NUZZI: Right.

CAMEROTA: -- he was -- basically, Sean Hannity came to his defense.

So listen to this moment.


DONALD TRUMP, PRESIDENT OF THE UNITED STATES: I then spoke to Sean Hannity -- which everybody refuses to call Sean Hannity. I had numerous conversations with Sean Hannity at Fox, and Sean Hannity said -- and he called me the other day and I spoke to him about it. He said you were totally against war because he was for the war.


CAMEROTA: So people didn't know if that was actually a reliable narrator, given their relationship.

There's also a question of whether or not the president produces Sean Hannity's show. Do you have any sense of how involved he is in the programming level?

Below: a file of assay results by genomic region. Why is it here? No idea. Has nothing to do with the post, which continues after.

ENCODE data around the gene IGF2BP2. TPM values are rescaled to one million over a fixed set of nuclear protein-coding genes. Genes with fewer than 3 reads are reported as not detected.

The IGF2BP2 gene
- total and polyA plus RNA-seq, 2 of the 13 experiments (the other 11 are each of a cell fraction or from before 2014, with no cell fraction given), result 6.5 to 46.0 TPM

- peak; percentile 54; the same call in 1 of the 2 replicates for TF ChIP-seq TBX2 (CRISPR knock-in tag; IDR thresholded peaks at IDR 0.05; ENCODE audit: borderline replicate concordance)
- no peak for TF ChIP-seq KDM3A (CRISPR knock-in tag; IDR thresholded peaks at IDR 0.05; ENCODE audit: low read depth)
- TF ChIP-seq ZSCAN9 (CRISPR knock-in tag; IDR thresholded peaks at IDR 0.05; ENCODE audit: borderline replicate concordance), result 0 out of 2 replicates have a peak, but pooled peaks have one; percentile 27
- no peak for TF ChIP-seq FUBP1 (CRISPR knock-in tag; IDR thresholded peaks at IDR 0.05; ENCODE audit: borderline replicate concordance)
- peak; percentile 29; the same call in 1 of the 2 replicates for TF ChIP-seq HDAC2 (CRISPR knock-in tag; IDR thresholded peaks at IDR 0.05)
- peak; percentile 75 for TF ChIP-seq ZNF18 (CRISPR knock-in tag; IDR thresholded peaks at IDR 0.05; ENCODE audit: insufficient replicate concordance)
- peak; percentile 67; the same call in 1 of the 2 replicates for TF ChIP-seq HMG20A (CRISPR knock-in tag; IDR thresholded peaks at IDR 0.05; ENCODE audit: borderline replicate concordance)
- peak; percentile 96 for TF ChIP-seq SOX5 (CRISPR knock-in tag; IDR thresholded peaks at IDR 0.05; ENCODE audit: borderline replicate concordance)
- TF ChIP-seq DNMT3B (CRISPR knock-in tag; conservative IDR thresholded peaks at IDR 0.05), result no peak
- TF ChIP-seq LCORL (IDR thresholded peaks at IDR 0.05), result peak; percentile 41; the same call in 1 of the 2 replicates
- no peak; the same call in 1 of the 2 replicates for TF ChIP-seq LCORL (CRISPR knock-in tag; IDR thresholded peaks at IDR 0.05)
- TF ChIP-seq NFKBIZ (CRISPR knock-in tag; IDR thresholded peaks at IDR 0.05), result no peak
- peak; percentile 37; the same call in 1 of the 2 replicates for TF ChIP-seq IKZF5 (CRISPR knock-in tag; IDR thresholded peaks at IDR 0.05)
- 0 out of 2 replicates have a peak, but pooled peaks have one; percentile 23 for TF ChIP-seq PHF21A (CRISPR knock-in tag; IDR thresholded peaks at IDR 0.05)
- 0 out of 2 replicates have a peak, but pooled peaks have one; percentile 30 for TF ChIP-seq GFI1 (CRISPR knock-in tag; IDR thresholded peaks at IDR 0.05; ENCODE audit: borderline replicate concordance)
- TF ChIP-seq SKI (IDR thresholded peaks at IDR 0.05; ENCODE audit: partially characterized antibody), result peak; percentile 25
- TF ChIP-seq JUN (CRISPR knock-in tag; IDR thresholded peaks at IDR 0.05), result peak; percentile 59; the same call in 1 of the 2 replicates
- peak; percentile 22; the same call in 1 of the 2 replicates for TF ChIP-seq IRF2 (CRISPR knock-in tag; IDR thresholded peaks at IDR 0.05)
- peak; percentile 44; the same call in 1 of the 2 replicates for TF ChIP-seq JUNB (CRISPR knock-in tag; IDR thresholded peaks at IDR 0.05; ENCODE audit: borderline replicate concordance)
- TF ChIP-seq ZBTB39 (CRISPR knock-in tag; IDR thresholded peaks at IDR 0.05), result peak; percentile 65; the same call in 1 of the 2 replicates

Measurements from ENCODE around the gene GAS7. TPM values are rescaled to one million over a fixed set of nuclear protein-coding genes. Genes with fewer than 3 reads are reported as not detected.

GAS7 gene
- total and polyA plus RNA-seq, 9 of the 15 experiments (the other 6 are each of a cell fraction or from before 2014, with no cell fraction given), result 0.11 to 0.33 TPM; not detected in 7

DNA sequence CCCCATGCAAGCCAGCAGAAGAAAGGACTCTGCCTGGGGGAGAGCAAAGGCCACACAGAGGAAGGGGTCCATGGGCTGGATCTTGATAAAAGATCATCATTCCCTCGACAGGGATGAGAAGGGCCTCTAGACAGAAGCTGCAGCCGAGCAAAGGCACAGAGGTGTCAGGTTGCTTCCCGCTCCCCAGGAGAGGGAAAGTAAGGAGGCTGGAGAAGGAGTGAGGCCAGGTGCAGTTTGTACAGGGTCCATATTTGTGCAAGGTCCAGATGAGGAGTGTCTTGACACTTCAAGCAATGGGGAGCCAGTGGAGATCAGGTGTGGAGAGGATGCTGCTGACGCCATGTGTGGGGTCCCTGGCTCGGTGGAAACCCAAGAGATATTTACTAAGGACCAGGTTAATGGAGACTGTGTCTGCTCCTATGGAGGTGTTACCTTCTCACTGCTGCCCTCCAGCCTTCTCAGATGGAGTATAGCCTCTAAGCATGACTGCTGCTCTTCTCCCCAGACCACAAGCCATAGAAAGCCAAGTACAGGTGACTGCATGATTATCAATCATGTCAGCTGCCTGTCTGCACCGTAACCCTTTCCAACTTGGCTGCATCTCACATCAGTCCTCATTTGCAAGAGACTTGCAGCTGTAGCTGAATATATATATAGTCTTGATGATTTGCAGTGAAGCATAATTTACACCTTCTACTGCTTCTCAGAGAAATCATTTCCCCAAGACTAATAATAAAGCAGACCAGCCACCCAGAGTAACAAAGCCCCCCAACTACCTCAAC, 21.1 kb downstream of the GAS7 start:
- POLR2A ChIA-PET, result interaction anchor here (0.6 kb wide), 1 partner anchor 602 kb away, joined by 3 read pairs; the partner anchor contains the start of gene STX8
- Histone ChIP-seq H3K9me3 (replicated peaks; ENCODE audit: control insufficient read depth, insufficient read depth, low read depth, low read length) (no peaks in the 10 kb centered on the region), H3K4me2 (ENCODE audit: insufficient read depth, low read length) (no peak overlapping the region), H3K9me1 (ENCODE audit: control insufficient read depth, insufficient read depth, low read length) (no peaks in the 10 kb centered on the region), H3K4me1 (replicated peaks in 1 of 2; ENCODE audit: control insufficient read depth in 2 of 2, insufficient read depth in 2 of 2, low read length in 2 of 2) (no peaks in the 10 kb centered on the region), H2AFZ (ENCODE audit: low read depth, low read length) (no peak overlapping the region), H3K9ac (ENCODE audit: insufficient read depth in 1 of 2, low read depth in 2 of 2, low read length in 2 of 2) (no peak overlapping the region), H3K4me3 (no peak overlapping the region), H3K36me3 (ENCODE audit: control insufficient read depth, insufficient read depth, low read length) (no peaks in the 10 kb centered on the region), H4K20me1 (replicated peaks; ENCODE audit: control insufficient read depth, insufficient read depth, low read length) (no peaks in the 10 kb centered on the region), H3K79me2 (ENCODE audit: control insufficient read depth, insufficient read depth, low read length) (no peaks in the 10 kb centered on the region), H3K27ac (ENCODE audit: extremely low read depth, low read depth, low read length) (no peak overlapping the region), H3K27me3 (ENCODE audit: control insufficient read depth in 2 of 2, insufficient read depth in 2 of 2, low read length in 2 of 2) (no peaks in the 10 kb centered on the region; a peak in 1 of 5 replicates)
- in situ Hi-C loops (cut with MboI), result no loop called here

NUZZI: Well, I -- based on my reporting, I know that they do speak about the show sometimes. The president obviously, very publicly tweets about the show sometimes before it's on.

He tells people when it's going to be on and where they can watch it, and to tune in. And it does seems as though Fox and the White House are in communication quite a bit.

But one of the White House officials who I spoke to for this story -- someone currently there -- was sort of complaining about the fact that they don't always know what's going to be on Fox News and they have to react to it as the president reacts to it publicly.

But it's not -- I mean, if you watch Sean Hannity's program it's pretty much the same most nights these days. It's a lot of complaining about the so-called deep state and Robert Mueller's investigation. It doesn't sound very different from the way that the president sounds in his own tweets or rare statements not to Fox News on the subject.